As you would probably guess, Mike, I completely disagree with you.

    CHRISTian art should have Christ at its center. That is not to say that art by christians doesn’t have intrinsic value. Quite the contrary, they may indeed accomplish the goal of the early stages of the chart. But art that introduces the idea of a supreme being is not Christian by definition unless it relates the story of Christ Jesus. The belief in a supreme being is not a Christian-only phenomenon. Therefore, there must be a label to distinguish.

    Art by artists who are Christians should only be labeled Christian art at the discretion of the artist and the beholder.

    Christian art by Christian artists should be Christ-centered and self-evident. It is a declaration of the intentions of the artist.

    I am a Christian writer. I embrace that label. It means that my writing will be Christ-centered. Again, it’s a declaration of responsibility and a forgoing of my own desires to the will of God. A statement of intent to my future readers.

    For me personally, I would rather be remembered as a Christian writer than simply a writer. I know it’s not for everyone. That’s why we need the label to distinguish.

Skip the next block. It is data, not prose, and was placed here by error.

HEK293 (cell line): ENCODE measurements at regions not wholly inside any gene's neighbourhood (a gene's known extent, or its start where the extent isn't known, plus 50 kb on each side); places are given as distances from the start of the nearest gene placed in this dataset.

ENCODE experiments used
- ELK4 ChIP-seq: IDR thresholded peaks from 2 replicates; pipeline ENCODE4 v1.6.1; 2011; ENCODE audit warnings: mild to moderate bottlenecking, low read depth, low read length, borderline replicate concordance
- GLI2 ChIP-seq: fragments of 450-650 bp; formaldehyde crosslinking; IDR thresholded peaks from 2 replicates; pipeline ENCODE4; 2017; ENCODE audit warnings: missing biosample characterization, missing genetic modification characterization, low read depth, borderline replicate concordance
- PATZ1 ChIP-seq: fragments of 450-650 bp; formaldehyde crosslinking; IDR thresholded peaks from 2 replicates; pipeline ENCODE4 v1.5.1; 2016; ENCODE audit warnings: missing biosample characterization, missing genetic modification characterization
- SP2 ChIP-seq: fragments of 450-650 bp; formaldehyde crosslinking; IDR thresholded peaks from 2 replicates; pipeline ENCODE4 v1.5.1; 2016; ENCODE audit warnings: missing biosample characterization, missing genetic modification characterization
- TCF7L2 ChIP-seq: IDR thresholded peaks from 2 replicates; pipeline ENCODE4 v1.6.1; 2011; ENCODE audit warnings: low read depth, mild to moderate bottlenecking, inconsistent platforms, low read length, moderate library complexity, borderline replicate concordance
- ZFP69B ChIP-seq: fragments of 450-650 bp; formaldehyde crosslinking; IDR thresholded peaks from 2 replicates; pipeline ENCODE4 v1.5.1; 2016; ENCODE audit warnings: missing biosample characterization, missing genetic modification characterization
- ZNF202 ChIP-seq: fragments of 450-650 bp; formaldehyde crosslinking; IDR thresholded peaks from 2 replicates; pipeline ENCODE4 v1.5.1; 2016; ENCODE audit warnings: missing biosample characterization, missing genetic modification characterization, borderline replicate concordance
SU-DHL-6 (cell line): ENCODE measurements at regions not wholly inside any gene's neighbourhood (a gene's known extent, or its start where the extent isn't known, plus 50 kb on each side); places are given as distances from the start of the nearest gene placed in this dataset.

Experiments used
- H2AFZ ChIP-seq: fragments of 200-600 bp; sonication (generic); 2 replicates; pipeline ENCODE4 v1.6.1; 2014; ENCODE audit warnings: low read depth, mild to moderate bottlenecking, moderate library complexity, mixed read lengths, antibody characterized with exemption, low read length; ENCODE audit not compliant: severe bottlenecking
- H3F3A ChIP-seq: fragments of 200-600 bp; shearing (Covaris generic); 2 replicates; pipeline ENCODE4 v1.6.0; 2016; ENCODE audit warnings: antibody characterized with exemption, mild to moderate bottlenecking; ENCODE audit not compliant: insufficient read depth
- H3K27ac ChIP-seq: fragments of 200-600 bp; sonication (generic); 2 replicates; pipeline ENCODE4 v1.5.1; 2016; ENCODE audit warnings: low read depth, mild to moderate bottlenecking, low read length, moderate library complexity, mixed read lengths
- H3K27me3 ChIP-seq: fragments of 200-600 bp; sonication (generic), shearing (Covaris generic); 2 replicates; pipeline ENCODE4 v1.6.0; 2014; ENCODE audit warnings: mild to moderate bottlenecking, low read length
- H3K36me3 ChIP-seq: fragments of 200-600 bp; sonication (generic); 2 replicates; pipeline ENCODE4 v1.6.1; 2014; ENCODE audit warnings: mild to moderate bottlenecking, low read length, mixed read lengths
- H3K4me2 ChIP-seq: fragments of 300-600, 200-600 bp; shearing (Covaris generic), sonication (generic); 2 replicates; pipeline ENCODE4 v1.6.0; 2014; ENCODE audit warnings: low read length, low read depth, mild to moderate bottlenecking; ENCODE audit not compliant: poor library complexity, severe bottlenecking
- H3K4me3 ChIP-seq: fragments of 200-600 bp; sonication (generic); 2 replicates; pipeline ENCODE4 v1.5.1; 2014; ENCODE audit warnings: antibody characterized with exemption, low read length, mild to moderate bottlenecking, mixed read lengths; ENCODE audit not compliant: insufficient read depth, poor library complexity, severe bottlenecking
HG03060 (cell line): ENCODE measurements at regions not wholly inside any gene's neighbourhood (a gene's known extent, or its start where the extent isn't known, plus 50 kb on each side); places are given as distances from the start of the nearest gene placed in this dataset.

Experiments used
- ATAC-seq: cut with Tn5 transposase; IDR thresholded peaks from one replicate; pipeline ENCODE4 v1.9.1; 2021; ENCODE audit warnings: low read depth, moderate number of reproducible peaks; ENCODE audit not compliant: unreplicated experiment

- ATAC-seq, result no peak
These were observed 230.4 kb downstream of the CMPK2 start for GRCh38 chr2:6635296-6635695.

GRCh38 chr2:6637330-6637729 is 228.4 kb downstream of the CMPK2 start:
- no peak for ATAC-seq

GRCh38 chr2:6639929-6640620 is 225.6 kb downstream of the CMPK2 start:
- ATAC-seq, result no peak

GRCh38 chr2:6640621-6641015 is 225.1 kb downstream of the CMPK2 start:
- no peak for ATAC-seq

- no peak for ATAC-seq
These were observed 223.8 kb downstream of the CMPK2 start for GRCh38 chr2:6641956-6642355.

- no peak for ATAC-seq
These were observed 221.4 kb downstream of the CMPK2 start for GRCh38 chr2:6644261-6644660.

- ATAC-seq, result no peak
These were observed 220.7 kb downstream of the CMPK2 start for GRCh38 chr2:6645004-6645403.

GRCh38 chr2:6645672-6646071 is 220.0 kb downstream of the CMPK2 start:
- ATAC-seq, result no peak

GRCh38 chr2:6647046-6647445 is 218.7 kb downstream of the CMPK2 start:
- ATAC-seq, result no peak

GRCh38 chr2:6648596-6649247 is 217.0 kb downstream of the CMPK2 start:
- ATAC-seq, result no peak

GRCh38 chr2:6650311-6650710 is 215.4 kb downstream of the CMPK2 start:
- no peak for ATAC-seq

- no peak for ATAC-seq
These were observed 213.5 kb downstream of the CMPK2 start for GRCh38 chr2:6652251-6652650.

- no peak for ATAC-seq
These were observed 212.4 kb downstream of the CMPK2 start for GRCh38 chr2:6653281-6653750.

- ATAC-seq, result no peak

To those who want to be writers who happen to be Christian: GOD BLESS YOU!!! You may do more for the kingdom of God than I ever will.

    But, I am not convinced that there is any great potential for evangelical outreach in Christian fiction. The Christian worldview novels tend to be too generic for true outreach and the Christian novels are in the Christian section where Christians are shopping. I also believe that the ministerial component is greatly underappreciated and underestimated by the authors who wish their work to be a missionary outreach. What’s wrong with ministering to the faithful? Pastors do it everyday.

    I welcome any thoughts and GOD bless you and your writing Mike.

    thanks, dayle

    *** by the way, MIke. Although we often disagree, I do admire your writing ability. I could easily see you as a columnist for a major magazine or newspaper. Your arguments are well though-out and well sourced. I’m glad you’re on our side.